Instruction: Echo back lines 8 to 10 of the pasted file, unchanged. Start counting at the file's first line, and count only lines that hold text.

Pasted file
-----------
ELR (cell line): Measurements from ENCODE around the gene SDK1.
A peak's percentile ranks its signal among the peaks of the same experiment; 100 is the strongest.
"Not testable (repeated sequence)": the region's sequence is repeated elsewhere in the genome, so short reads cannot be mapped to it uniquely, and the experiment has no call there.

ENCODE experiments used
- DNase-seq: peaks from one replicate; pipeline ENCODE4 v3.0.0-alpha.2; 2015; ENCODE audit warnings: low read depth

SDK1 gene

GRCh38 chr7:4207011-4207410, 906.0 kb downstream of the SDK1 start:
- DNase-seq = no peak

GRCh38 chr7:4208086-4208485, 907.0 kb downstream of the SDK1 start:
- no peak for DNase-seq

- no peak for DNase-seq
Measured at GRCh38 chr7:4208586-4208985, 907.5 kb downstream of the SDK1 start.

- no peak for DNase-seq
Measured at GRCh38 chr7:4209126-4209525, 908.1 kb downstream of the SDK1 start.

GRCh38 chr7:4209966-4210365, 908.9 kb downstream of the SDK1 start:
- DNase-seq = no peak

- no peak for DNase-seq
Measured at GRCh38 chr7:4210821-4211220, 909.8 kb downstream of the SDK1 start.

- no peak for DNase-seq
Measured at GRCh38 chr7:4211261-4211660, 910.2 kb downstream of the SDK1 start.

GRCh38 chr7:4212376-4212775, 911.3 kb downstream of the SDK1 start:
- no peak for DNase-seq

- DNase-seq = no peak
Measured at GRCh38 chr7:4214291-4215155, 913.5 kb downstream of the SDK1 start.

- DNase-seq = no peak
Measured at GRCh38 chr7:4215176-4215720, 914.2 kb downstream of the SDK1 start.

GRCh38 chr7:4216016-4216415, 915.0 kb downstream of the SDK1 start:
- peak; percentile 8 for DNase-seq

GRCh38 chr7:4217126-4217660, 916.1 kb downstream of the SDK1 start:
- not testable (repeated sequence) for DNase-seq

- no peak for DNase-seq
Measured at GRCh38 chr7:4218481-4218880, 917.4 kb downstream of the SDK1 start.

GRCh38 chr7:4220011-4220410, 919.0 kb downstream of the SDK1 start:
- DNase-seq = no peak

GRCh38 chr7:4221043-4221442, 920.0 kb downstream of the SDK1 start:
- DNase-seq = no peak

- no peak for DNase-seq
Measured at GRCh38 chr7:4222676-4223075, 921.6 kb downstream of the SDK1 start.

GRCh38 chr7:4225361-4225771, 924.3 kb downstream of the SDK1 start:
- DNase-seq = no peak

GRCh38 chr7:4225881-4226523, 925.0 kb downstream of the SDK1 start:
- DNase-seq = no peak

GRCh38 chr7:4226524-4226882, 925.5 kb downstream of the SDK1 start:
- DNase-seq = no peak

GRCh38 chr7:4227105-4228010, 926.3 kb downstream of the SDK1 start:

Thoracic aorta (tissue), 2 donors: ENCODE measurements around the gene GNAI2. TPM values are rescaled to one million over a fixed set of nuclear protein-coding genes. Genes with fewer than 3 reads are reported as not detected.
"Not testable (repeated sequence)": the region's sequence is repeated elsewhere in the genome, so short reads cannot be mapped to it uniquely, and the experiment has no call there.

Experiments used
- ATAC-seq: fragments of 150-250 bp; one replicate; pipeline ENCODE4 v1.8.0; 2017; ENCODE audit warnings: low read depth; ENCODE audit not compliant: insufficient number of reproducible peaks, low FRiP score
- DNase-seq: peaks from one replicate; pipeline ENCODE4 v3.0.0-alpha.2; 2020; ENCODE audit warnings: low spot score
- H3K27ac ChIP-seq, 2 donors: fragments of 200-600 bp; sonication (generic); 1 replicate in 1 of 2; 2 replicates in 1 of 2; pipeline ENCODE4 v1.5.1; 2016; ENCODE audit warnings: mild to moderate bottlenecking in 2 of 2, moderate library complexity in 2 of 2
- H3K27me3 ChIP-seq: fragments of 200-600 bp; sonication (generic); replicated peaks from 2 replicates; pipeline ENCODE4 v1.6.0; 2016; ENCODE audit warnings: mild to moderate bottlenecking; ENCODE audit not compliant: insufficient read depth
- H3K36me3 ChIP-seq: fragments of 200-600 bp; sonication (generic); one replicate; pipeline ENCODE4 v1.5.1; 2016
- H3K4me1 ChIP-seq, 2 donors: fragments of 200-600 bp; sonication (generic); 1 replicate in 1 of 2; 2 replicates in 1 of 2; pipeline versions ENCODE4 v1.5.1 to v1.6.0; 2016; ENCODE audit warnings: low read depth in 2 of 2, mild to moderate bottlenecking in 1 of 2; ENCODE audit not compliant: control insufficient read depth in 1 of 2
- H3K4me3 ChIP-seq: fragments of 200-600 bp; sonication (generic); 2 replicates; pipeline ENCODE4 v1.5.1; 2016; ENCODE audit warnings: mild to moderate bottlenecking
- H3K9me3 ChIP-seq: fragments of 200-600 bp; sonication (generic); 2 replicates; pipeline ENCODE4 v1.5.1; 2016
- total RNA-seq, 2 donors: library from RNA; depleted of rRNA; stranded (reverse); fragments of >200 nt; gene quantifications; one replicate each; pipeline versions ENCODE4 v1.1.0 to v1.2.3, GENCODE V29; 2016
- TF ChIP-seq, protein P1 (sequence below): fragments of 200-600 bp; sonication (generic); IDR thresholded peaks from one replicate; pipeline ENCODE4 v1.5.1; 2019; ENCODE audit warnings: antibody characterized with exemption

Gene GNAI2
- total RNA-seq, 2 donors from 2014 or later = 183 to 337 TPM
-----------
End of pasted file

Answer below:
- DNase-seq = no peak

GRCh38 chr7:4208086-4208485, 907.0 kb downstream of the SDK1 start:
- no peak for DNase-seq